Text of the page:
Paris Climate Agreement

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Paris Climate Agreement

The slogan

The slogan "For the planet" is projected on the Eiffel Tower as part of the World Climate Change Conference 2015

REUTERS

The slogan "For the planet" is projected on the Eiffel Tower as part of the World Climate Change Conference 2015

REUTERS

REUTERS

The slogan "For the planet" is projected on the Eiffel Tower as part of the World Climate Change Conference 2015

Nikita Kheni, Co-Editor-In-Chief

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Countries that represent about 57% of world greenhouse gas emissions have ratified the Paris agreement on climate change and are planning to have it go into effect on Nov. 4.

The Paris Agreement, an international convention seeking to limit increase in global temperatures, aims to prevent average temperatures from increasing above 1.5°C—and never increasing to 2°C—above pre-industrial levels. The participating nations, United States, China, India, Canada, and more than 50 others, are setting goals to help reduce greenhouse emissions and gradually stop being dependent on fossil fuels.

The deal takes effect in 30 days because sixty-two countries have adopted the agreement as of Tuesday, accounting for at least 55 percent of global emissions; however, they only account for about 52 percent of emissions.

President Barack Obama stated that the Paris agreement is “a turning point for our planet,” and U.N. Secretary-General Ban Ki-moon called it’s strong international support a “testament for the urgency of action.” Additionally, Katharine Hayhoe, a climate scientist at Texas Tech, called it “A moment of bright hope in the increasingly discouraging landscape of climate science.”

The agreement commits both rich and poor countries to take actions against the rise in global temperatures that is melting glaciers, rising sea levels and shifting, rainfall patterns which are also causing different species to go extinct off the earth. The plans must be updated every five years and be maintained to pursue measures to implement their stated goals.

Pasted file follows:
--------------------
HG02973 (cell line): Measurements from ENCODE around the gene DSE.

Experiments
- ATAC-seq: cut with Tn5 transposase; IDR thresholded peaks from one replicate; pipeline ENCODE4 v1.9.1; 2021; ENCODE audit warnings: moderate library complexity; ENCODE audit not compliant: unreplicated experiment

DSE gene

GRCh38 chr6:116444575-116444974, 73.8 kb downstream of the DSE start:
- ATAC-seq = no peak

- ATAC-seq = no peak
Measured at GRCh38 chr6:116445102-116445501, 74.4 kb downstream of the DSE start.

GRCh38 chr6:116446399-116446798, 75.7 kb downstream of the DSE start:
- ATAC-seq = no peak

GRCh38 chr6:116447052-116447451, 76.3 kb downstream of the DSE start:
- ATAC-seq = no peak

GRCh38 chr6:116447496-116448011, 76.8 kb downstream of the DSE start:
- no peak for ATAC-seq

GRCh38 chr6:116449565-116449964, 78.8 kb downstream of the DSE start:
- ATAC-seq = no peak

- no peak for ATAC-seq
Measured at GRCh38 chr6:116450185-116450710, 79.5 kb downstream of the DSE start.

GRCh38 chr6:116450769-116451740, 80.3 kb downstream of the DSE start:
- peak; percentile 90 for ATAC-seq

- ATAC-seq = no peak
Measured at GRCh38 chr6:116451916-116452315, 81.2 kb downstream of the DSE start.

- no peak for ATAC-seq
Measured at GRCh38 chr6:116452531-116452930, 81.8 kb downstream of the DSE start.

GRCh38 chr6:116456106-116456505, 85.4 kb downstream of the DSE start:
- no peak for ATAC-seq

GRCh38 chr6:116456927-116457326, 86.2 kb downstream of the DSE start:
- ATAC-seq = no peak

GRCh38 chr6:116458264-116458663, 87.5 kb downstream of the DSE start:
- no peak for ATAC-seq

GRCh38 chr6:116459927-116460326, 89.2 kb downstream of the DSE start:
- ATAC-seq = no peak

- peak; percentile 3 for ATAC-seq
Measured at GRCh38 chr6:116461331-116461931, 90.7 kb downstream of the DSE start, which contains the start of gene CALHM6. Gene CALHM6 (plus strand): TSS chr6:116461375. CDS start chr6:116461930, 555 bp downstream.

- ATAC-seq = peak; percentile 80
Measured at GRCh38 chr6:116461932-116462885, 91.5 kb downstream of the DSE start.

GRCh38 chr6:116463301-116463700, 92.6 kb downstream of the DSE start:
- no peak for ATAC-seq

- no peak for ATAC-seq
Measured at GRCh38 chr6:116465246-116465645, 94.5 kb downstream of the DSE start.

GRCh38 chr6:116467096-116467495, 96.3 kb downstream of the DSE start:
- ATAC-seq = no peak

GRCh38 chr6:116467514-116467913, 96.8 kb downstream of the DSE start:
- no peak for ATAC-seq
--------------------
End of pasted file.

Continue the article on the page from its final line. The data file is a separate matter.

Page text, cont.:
Adopted by consensus on Dec. 12, 2015, the agreement entered into force at a considered record speed for international diplomacy, reflecting a sense of urgency in the fight against global warming and to seal the deal before Secretary General Ban and President Obama leave office.

This year’s election influences the agreements adoption too because Democratic presidential candidate Hillary Clinton supports the agreement, while Republican candidate Donald Trump opposes it.

“Over the past decade, I have worked ceaselessly to bring countries together to accelerate the global response to climate change. I have visited communities on the climate frontlines, from the Arctic to the Amazon, and I have seen how climate impacts are already devastating lives, livelihoods and prospects for a better future.” – United Nations Secretary General Ban Ki-Moon

This is historic agreement because it’s the first time so many nations have ever signed to fight climate change, and it’s going to into effect quickly which is a positive sign for the globe. However, we’re still a far away from a guaranteed solution, so this agreement does not necessarily mean we will completely stop being reliant on fossil fuels.